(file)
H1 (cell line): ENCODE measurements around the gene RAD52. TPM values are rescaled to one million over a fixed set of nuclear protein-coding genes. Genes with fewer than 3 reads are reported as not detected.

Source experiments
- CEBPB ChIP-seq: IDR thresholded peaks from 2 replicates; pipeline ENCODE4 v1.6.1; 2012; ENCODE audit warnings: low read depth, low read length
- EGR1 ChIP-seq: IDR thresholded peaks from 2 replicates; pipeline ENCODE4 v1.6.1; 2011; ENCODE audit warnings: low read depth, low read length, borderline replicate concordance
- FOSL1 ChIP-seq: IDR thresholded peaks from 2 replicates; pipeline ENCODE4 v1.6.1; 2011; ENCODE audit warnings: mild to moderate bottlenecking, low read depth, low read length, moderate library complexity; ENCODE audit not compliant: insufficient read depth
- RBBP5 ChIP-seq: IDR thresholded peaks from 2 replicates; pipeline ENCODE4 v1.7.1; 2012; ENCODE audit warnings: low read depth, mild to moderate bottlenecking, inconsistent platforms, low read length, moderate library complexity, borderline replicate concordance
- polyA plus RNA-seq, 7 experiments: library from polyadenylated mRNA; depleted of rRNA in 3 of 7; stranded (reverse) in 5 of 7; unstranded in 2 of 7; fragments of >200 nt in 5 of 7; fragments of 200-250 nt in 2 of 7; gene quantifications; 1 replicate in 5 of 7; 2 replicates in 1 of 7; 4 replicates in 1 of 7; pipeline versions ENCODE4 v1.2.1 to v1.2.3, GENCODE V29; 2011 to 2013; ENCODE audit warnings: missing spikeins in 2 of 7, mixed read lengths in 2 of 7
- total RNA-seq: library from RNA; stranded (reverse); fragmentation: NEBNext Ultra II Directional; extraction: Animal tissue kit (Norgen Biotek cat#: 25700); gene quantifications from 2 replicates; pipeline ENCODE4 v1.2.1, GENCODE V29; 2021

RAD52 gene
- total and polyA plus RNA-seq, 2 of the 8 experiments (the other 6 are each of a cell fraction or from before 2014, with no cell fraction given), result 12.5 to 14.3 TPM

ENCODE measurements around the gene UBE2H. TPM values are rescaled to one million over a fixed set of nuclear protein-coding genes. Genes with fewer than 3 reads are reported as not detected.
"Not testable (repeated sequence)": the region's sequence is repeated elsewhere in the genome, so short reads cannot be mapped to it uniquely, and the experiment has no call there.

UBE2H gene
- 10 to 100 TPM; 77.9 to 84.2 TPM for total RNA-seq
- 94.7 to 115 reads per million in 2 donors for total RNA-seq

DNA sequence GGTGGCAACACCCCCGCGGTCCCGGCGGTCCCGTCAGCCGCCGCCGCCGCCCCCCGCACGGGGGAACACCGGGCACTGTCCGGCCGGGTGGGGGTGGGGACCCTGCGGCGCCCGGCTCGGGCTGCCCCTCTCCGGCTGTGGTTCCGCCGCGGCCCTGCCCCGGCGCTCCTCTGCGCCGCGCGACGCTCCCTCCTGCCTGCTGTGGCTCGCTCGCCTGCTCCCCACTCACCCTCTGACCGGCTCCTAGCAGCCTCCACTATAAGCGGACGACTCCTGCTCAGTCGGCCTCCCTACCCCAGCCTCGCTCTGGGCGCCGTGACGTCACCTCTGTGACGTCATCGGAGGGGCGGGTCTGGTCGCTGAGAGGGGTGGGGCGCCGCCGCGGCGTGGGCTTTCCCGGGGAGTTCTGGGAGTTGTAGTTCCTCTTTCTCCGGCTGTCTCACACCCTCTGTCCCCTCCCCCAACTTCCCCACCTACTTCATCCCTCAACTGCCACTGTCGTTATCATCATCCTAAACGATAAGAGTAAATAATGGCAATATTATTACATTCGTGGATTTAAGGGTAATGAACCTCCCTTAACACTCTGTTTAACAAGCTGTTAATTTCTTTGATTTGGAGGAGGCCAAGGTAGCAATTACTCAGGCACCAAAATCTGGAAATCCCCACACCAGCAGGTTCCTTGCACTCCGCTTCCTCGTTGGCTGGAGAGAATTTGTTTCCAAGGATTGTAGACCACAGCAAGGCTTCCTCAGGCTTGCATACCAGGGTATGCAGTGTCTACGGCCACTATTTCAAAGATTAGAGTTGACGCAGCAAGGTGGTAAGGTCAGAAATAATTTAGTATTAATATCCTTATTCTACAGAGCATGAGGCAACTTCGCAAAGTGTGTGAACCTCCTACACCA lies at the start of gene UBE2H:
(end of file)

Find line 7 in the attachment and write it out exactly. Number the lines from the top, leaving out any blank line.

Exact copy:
- polyA plus RNA-seq, 7 experiments: library from polyadenylated mRNA; depleted of rRNA in 3 of 7; stranded (reverse) in 5 of 7; unstranded in 2 of 7; fragments of >200 nt in 5 of 7; fragments of 200-250 nt in 2 of 7; gene quantifications; 1 replicate in 5 of 7; 2 replicates in 1 of 7; 4 replicates in 1 of 7; pipeline versions ENCODE4 v1.2.1 to v1.2.3, GENCODE V29; 2011 to 2013; ENCODE audit warnings: missing spikeins in 2 of 7, mixed read lengths in 2 of 7